Biographical Sketch of Alice Sankey Ellington

Biographical Database of NAWSA Suffragists, 1890-1920

Biography of Alice Sankey (Mrs. O.F.) Ellington, 1880-1970

By Sally Minyard, Ph.D. Student, Texas A&M-Commerce.

President of the Arkansas Woman Suffrage Association, 1914-1917

Alice Sankey Ellington was born in Salem, Missouri, on December 14, 1880, to William J. Sankey and Margaret Williams. Her father worked in the coal and iron industries, and her mother died when she was a young girl. Around 1904, she married Olin Fletcher Ellington, a lawyer from Ellijay, Georgia. After marrying, the couple moved to Little Rock, Arkansas, where her husband practiced law.

Although Arkansas had a suffrage organization during the 1880s, no formal organization existed when Ellington moved to Little Rock. Beginning in 1911, branches of the Woman's Political Equality League organized in Little Rock, Hot Springs, Pine Bluff, and Fayetteville, with the goal of securing equal suffrage; by 1913, Ellington was elected president of the Little Rock League. In October 1914, Ellington organized a statewide meeting in Little Rock, where the Arkansas Woman Suffrage Association was formally created and aligned with the National American Woman Suffrage Association. At the same meeting, Ellington was elected the first president of the AWSA, a position she held until 1917. During this time, Ellington was also an active member of her local and national chapter of the Daughters of the American Revolution and was an Arkansas delegate to several national DAR conventions.

During the next three years, Ellington actively participated in campaigns for woman suffrage across the state and nation, often writing articles and speaking on behalf of the AWSA, even speaking at the 1917 NAWSA convention. In one article, Ellington eloquently compares woman suffrage to basic patriotism and love of country, arguing that true patriotism “means the development of all the country's resources. Until the women of this nation are equally responsible with men, one half of its resources will be neglected and the country will not reach its full development of strength.”

In 1915, Ellington and the AWSA advocated several attempts to amend the Arkansas state constitution; although unsuccessful, the women drummed up public support and met privately with legislators. In 1916, Ellington helped organize a large suffrage rally in which activists marched through the streets of Little Rock and featured Carrie Chapman Catt and Minnie Trumbull, well-known leaders of the NAWSA.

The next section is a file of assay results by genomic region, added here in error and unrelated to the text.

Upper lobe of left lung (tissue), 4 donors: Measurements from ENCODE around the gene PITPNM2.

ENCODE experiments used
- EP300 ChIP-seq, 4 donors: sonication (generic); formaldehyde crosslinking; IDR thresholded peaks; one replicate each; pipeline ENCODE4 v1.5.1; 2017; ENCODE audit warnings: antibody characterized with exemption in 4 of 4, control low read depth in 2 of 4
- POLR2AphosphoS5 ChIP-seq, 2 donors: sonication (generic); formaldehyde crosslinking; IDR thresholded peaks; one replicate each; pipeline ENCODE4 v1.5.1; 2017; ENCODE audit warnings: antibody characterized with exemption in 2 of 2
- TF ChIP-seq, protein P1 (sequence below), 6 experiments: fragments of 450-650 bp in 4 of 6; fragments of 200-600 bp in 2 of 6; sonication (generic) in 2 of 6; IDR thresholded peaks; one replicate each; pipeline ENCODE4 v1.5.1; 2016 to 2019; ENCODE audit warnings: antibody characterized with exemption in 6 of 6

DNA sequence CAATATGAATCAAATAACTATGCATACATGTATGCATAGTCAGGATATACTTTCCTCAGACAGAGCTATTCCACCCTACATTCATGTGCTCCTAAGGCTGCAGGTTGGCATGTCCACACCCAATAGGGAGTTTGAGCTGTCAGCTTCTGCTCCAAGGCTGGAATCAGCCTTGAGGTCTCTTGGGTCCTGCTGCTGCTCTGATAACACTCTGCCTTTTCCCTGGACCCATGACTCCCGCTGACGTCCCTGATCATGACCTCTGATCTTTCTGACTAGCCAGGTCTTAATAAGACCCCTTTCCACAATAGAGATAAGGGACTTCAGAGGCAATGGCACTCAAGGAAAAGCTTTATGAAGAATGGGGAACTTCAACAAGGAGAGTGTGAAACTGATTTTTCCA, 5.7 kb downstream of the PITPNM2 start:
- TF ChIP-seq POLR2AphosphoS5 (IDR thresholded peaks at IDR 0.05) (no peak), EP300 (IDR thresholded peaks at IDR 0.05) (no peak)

However, after years of not making legal progress, Ellington “decided the time had come to adopt business methods in the suffrage lobby,” and during the 1917 legislative session, Representative John Riggs introduce the Primary Bill, which would allow women to vote in primary elections only (a feat considered easier since it did not require amending the state constitution). Alongside Representative Riggs, Ellington “undertook ... the whole responsibility of guiding this bill” by organizing meetings and speaking before committees, rather than “harassing legislators with large lobbies.” Ellington and members of the AWSA met quietly, but persistently, with members of the Arkansas Legislature, until the bill passed in the House of Representatives (February 15, 1917) and the Senate (February 27, 1917). The bill gave women partial suffrage and was considered a great step towards success.

In 1917, Ellington resigned her post as president of the AWSA, when her husband took a position with Texas and Pacific Railway that moved the couple to Dallas, Texas. Ellington joined the Texas Equal Suffrage Association, adding her expertise to their similar search for primary suffrage. During this time, Ellington also organized women to sell war bonds across Dallas, acting on promises from national suffragists to President Wilson that they would support the war effort.

The Ellingtons remained in Dallas for several more years. Olin Ellington died in 1949, and in the late 1960s, Alice Ellington moved to Tyler, Texas to be near her sister and niece. She died there on April 18, 1970. Ellington is buried at Parkland Memorial Park in Dallas, next to her husband.

Sources:

Cahill, Bernadette. Arkansas Women and the Right to Vote, The Little Rock Campaigns, 1868-1920. Little Rock, Butler Center Books, 2015.

Ellington, Alice. “Primary Suffrage in Arkansas.” The Woman Voter, vol VII, no. 4, 1917.

Harper, Ida Husted, et al., eds. History of Woman Suffrage. Vols. V and VI (1900-1920). National American Woman Suffrage Association, 1922. [LINK]

Selected articles from the Dallas Morning News, the Arkansas Gazette, and the Woman's Journal, as well as census records from HeritageQuest Online.

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